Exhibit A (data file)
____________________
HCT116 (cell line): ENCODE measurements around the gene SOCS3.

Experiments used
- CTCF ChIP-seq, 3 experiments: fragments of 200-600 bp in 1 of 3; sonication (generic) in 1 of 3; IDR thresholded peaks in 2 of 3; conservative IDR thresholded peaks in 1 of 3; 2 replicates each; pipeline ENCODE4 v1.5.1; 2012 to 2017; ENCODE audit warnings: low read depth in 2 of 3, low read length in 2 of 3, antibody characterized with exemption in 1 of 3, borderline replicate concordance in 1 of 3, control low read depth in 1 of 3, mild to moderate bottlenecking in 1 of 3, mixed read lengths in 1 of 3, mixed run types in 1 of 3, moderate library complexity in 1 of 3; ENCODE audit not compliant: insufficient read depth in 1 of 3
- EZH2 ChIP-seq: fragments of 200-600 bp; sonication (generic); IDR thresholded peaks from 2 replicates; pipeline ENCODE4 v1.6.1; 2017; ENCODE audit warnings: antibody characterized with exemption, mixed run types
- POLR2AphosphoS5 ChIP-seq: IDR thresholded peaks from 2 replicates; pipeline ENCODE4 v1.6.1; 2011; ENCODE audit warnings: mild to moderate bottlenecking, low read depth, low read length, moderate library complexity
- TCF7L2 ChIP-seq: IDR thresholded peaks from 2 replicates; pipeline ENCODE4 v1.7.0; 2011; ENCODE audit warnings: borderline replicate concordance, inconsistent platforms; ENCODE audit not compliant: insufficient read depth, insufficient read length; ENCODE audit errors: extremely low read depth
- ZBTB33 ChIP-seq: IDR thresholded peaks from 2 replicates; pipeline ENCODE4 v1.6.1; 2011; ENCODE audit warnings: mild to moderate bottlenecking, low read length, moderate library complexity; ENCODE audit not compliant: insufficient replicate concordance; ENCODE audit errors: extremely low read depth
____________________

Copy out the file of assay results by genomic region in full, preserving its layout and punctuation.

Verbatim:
HCT116 (cell line): ENCODE measurements around the gene SOCS3.

Experiments used
- CTCF ChIP-seq, 3 experiments: fragments of 200-600 bp in 1 of 3; sonication (generic) in 1 of 3; IDR thresholded peaks in 2 of 3; conservative IDR thresholded peaks in 1 of 3; 2 replicates each; pipeline ENCODE4 v1.5.1; 2012 to 2017; ENCODE audit warnings: low read depth in 2 of 3, low read length in 2 of 3, antibody characterized with exemption in 1 of 3, borderline replicate concordance in 1 of 3, control low read depth in 1 of 3, mild to moderate bottlenecking in 1 of 3, mixed read lengths in 1 of 3, mixed run types in 1 of 3, moderate library complexity in 1 of 3; ENCODE audit not compliant: insufficient read depth in 1 of 3
- EZH2 ChIP-seq: fragments of 200-600 bp; sonication (generic); IDR thresholded peaks from 2 replicates; pipeline ENCODE4 v1.6.1; 2017; ENCODE audit warnings: antibody characterized with exemption, mixed run types
- POLR2AphosphoS5 ChIP-seq: IDR thresholded peaks from 2 replicates; pipeline ENCODE4 v1.6.1; 2011; ENCODE audit warnings: mild to moderate bottlenecking, low read depth, low read length, moderate library complexity
- TCF7L2 ChIP-seq: IDR thresholded peaks from 2 replicates; pipeline ENCODE4 v1.7.0; 2011; ENCODE audit warnings: borderline replicate concordance, inconsistent platforms; ENCODE audit not compliant: insufficient read depth, insufficient read length; ENCODE audit errors: extremely low read depth
- ZBTB33 ChIP-seq: IDR thresholded peaks from 2 replicates; pipeline ENCODE4 v1.6.1; 2011; ENCODE audit warnings: mild to moderate bottlenecking, low read length, moderate library complexity; ENCODE audit not compliant: insufficient replicate concordance; ENCODE audit errors: extremely low read depth